Probiotics and colon cancer.
ABSTRACT Although a myriad of health-promoting effects have been attributed to the probiotic lactic acid bacteria, perhaps the most interesting and controversial is that of anticancer activity, the vast majority of studies in this area dealing with protective effects against colon cancer. There is no direct experimental evidence for cancer suppression in humans as a result of the consumption of probiotic cultures in fermented or unfermented dairy products, but there is a wealth of indirect evidence, based largely on laboratory studies. Reports in the literature regarding the anticancer effects of lactic acid bacteria fall into the categories of in vitro studies, animal studies, epidemiological studies and human dietary intervention studies. Examples of these reports will be given in the current paper. The mechanisms by which probiotic bacteria may inhibit colon cancer are still poorly understood, but, several potential mechanisms are being discussed in the literature, and these will also be addressed in this review.
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ABSTRACT: Probiotics are defined as live microbial feed supplement that beneficially affects the host by improving its intestinal balance. The objectives of the present study were to study the fermentation of carrot juice with probiotic microorganisms and to determine the effects of probioticated carrot juice on inactivation of selected pathogenic microorganisms such as E. coli, E. faecilis, K. pneumonia, S. dysentrae, S.epidermidis and S. aureus by using agar well diffusion method. Carrot juice was inoculated with probiotic culture and incubated at 37° C for 24 h. The results of the agar well diffusion method showed that probioticated carrot juice were able to inhibit the growth of most of the selected pathogens and show significant increase in anti microbial activity against five pathogenic microorganisms.International journal of Scientific and engineering research. 08/2013; 8(4):2130-34.
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ABSTRACT: Data from literature suggest the possible use of probiotics as chemopreventive agents against colon cancer, but few investigations are available on their effects on gastric cancer proliferation. In our previous study, a specific Lactobacillus, strain L. paracasei IMPC2.1, was demonstrated to colonize the human gut and positively affect fecal bacteria and biochemical parameters. The aims of the present study were to investigate the effects of L. paracasei IMPC2.1, comparing them with those of Lactobacillus rhamnosus GG (L.GG), either as viable or heat-killed cells, on cell proliferation and apoptosis in a gastric cancer (HGC-27) and a colorectal cancer cell line (DLD-1). Both the gastric and colon cancer cells were sensitive to the growth inhibition and apoptosis induction by both viable or heat-killed cells from L. paracasei IMPC2.1 and L.GG. These findings suggest the possibility for a food supplement, based on dead probiotics, including L. paracasei IMPC2.1 cells, which could represent an effective component of a functional food strategy for cancer growth inhibition, with potential for cancer prevention.Nutrition and Cancer 10/2012; 64(7):1103-11. · 2.70 Impact Factor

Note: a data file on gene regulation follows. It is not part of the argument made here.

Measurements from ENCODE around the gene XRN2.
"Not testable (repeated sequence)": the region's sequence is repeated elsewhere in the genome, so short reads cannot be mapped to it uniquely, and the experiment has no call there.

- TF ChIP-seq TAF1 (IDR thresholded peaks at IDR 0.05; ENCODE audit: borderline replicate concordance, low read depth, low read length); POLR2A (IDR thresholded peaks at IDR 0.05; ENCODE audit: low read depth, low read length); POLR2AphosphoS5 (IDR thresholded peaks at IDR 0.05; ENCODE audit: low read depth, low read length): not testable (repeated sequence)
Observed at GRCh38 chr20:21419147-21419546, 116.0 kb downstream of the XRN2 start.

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ABSTRACT: Today, using of probiotic bacteria in foods to provide beneficial health effects draw interest in the food industry. However, there are still problems related to the viability of probiotic bacteria in the development of foods. Viability of the probiotics is an important consideration, because these bacteria must survive in the food during its shelf life and during the passage through the gastrointestinal tract. The main purpose of probiotic encapsulation is to protect cells against an unfavourable environment, and to allow their release in a viable and metabolically active state in the intestine. Microparticles should be water-insoluble to maintain their structural integrity in the food matrix and in the upper part of the GI tract; above all, particle properties should allow progressive liberation of the cells during the intestinal phase. Today, different techniques are used in microencapsulation of probiotics: coacervation, emulsion, extrusion, spray-drying or gel-particle technologies. Moreover, for microencapsulation of probiotics, the most used polymers (all natural, inexpensive and biocompatible) are alginate (a polymer extracted from seaweed), chitosan (obtained from arthropods), carrageenan, gellan gum, xanthan and starch among other.10/2012: pages 501-540; , ISBN: 978-953-51-0776-7